[World Cup] Argentina must play the perfect match, coach says

By 이현정
  • Published : Jul 13, 2014 - 09:25
  • Updated : Jul 13, 2014 - 13:57
RIO DE JANEIRO -- On the eve of the World Cup final, Argentina head coach Alejandro Sabella said his team would have to be focused, fast and cautious to play “the perfect match” against favorites Germany.

"We must have great concentration. We have to … occupy spaces very quickly. We (can’t) risk the ball in areas where we cannot take any chances,” especially against a physical and tactical rival with such a strong mindset, he said on Saturday at Maracana Stadium ahead of the team’s final practice.

“(Germany) is a team that was always extremely powerful. They have a system of play very well developed,” he added, explaining that Germany takes advantage of the depth and width of the field so that wingers can attack through the flanks. “So many times, we need the perfect match.”

Sabella’s Albiceleste are coming up against the hardest offense in this World Cup, with the Mannschaft scoring 17 goals over six games. Two came in extra time against Algeria in the round of 16 and seven were against Brazil on Tuesday in the biggest semifinal victory in World Cup history.
Argentina's forward and captain Lionel Messi runs during a training session at the Sao Januario Stadium in Rio de Janeiro on July 12, 2014, on the eve of the 2014 FIFA World Cup final football match Germany vs Argentina. (AFP-Yonhap)

Meanwhile, with injured forward Sergio Aguero playing just 40 minutes since the group stages and Lionel Messi yet to score in the knockout rounds, Argentina’s star-studded offensive lineup has yielded the spotlight to a defense that has conceded just three goals in the tournament.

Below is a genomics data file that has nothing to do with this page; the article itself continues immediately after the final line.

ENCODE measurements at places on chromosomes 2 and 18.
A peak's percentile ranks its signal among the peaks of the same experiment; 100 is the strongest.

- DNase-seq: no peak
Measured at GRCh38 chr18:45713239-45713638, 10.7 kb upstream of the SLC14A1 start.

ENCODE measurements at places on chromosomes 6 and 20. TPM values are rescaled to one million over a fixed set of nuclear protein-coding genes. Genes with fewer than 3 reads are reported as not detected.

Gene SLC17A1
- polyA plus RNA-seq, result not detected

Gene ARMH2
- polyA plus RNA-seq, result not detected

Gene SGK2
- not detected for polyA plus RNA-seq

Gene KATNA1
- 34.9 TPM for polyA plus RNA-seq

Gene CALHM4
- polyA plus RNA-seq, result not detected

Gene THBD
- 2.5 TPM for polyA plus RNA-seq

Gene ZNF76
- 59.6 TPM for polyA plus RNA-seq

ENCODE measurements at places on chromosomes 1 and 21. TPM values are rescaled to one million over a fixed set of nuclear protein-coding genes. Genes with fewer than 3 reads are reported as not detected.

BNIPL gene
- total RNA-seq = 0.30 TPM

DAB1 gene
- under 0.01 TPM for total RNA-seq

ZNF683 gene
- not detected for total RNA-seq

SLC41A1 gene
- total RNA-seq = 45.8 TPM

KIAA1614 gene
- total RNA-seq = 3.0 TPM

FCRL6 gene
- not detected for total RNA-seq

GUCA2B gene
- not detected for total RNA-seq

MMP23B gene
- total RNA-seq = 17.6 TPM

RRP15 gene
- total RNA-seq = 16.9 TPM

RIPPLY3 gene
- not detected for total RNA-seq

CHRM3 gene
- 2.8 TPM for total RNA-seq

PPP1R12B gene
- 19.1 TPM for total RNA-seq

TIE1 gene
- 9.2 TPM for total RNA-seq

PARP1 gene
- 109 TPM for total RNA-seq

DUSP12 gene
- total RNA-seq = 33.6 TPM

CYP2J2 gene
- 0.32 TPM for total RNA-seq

Sabella praised his players for improving the balance between a strong offense and defense, and covering spaces better especially on the sides.

“Previously we used to play with three midfielders, now we play with four,” he said. “Two (play) with offensive characteristics, but they occupy these external spaces in the field of play. And that has given us a greater balance.”

It has been 28 years since Argentina last won the final, when Sabella watched from his club in Brazil as a Diego Maradona-captained Argentina conquered Germany 1-0 in Mexico City.

But recent memory is more painful for the side, as Germany destroyed Argentina 4-0 in the 2010 quarterfinals. Germany had taken an early lead, which Sabella said threw off the team. He said he hoped that if that were to happen again, the tables would be turned.

“So let us hope that it does not happen, and if it does happen, it will be in our favor,” he said. He opined that his side was “much more conservative” than the one led by Sergio Batista in that loss, even with the many overlaps in the roster including Gonzalo Higuain, Lionel Messi and Angel di Maria. “Although most of the players are the same, (but) the situation is different.”

Germany’s coach Joachim Low, leading the team in both outings, earlier in the day praised Argentina’s side for being more organized and versatile than in their 2010 faceoff.

Meanwhile, injuries still raise questions over the starting lineup, on top of the squad having one fewer day of recovery time than Germany since the semifinals. While Aguero is reported to be in shape for the final, Sabella said he would wait until after the squad’s last practice to see if Real Madrid midfielder Angel Di Maria would be fit to play, after he sustained a thigh injury in Argentina’s 1-0 quarterfinal win over Belgium.

“It is fundamental to see how he has evolved, if he’s improved. Today we have special things planned for him, and after practice, I will have a better idea,” he said.

Sabella also dismissed “irrelevant” speculation about whether this would be his last match as coach, saying he had “not discussed anything with my family with regards to my future.”

“The most important thing is the match tomorrow,” he added. “Obviously, from the professional point of view, this might be the most important thing beyond the final of the Libertadores Cup but also in Brazil.”

By Elaine Ramirez, Korea Herald correspondent (